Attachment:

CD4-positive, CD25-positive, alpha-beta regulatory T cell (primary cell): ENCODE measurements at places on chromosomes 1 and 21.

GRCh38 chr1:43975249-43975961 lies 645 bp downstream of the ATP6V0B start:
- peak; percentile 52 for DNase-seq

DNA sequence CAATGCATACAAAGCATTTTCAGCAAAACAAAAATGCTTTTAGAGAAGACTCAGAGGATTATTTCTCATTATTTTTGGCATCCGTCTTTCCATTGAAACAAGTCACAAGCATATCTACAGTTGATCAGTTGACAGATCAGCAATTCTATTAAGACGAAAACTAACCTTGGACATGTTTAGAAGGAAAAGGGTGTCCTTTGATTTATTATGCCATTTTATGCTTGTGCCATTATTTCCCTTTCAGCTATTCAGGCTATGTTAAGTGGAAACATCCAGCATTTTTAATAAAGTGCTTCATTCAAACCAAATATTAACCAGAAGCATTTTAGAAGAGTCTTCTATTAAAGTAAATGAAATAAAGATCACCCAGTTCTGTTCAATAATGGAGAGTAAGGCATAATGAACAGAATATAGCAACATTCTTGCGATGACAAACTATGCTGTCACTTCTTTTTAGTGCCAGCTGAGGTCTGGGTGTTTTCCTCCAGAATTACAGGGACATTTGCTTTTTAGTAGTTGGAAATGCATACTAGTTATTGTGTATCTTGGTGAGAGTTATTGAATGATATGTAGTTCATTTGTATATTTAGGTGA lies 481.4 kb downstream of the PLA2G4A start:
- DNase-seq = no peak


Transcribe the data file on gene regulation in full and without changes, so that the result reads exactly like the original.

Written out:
CD4-positive, CD25-positive, alpha-beta regulatory T cell (primary cell): ENCODE measurements at places on chromosomes 1 and 21.

GRCh38 chr1:43975249-43975961 lies 645 bp downstream of the ATP6V0B start:
- peak; percentile 52 for DNase-seq

DNA sequence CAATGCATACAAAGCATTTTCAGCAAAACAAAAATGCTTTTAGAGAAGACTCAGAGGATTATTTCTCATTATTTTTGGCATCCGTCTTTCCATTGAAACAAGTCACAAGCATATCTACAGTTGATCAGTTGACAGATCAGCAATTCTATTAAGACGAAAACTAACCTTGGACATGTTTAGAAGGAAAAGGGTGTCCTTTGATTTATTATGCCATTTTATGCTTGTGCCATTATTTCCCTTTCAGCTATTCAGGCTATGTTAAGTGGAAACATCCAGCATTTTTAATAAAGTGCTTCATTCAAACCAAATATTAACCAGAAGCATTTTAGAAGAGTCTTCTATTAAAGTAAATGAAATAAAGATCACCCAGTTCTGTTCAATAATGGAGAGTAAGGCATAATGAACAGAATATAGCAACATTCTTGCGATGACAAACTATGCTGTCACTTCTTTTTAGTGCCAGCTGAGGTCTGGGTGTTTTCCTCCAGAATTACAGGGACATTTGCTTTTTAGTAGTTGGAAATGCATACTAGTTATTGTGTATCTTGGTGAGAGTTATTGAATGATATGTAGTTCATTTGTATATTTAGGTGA lies 481.4 kb downstream of the PLA2G4A start:
- DNase-seq = no peak